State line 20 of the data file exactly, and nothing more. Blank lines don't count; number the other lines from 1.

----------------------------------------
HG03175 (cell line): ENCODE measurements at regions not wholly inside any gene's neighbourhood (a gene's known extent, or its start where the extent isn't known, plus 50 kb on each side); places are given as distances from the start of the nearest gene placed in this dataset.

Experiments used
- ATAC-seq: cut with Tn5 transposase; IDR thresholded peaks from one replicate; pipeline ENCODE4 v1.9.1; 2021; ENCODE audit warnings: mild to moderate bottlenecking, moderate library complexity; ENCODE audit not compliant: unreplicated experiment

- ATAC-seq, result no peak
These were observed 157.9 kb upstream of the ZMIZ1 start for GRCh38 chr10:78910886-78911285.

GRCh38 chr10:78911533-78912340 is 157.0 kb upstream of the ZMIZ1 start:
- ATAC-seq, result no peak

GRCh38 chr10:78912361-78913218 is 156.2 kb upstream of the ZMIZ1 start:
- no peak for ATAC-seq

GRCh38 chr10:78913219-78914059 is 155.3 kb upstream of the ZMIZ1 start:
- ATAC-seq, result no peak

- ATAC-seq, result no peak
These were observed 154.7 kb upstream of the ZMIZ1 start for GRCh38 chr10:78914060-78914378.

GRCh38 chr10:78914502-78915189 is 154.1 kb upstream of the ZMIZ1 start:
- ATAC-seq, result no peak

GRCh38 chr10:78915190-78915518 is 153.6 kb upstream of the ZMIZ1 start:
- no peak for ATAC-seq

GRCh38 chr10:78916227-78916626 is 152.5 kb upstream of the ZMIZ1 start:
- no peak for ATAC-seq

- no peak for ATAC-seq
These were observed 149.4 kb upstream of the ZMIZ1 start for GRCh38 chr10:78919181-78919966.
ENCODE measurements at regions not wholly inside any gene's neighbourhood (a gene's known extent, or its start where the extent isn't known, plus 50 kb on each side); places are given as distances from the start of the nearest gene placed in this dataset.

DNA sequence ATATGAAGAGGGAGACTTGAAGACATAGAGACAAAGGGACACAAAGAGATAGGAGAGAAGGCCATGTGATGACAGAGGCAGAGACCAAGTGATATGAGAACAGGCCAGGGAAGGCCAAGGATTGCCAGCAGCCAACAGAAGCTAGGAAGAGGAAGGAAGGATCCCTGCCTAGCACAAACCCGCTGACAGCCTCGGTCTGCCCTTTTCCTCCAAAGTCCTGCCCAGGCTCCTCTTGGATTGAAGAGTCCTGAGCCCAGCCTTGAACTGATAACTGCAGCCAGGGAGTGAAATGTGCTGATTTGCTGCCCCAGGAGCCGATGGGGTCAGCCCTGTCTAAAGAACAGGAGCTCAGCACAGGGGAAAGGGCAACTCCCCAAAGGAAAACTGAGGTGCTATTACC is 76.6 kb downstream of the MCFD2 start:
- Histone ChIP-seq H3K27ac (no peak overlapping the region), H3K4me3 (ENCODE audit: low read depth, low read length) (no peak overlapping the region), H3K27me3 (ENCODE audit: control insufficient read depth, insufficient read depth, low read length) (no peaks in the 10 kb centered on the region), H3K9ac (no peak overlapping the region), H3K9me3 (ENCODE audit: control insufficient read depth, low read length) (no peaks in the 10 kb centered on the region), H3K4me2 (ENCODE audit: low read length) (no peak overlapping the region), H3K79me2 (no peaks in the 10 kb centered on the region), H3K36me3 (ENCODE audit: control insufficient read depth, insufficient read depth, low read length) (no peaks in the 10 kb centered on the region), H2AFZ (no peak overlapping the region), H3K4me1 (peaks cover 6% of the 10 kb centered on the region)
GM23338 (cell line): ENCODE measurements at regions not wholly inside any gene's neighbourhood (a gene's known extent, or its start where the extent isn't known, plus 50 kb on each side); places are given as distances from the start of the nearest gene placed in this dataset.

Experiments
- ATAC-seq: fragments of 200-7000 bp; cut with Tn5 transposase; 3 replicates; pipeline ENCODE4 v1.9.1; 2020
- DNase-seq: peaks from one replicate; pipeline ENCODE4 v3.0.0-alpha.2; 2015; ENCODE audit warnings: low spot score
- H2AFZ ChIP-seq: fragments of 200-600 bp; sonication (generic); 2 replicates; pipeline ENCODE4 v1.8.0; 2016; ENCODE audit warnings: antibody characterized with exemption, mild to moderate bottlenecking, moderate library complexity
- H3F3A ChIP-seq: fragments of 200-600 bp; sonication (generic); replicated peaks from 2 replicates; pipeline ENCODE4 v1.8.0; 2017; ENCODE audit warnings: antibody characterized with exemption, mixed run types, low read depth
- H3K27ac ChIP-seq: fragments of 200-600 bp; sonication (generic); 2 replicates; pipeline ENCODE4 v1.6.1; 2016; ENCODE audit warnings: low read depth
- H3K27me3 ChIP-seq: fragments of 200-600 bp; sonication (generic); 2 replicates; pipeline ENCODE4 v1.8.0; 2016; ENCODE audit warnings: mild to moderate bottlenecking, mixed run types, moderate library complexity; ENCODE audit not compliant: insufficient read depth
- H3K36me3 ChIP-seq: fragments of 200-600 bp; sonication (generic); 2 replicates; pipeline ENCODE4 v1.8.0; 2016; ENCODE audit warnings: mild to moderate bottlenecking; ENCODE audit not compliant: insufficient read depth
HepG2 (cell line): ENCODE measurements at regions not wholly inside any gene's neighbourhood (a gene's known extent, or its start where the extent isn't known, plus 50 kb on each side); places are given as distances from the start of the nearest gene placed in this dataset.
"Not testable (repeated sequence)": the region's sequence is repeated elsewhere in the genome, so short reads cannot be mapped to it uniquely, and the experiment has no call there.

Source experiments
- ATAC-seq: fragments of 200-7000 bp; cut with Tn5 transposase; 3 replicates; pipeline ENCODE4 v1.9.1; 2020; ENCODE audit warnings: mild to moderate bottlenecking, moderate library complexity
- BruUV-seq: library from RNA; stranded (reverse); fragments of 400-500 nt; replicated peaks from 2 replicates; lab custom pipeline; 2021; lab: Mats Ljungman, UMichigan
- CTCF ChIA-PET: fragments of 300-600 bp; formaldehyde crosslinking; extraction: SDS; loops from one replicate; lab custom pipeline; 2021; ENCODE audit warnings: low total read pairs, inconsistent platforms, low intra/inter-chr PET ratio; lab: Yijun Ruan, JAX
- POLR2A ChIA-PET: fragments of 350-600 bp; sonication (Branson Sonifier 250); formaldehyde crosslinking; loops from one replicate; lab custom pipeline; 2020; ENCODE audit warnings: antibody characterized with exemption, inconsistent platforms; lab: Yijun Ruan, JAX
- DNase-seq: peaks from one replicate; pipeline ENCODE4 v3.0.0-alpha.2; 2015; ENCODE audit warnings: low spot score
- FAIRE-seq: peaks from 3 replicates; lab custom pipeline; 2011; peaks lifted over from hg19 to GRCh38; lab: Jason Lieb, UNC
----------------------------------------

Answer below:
- no peak for ATAC-seq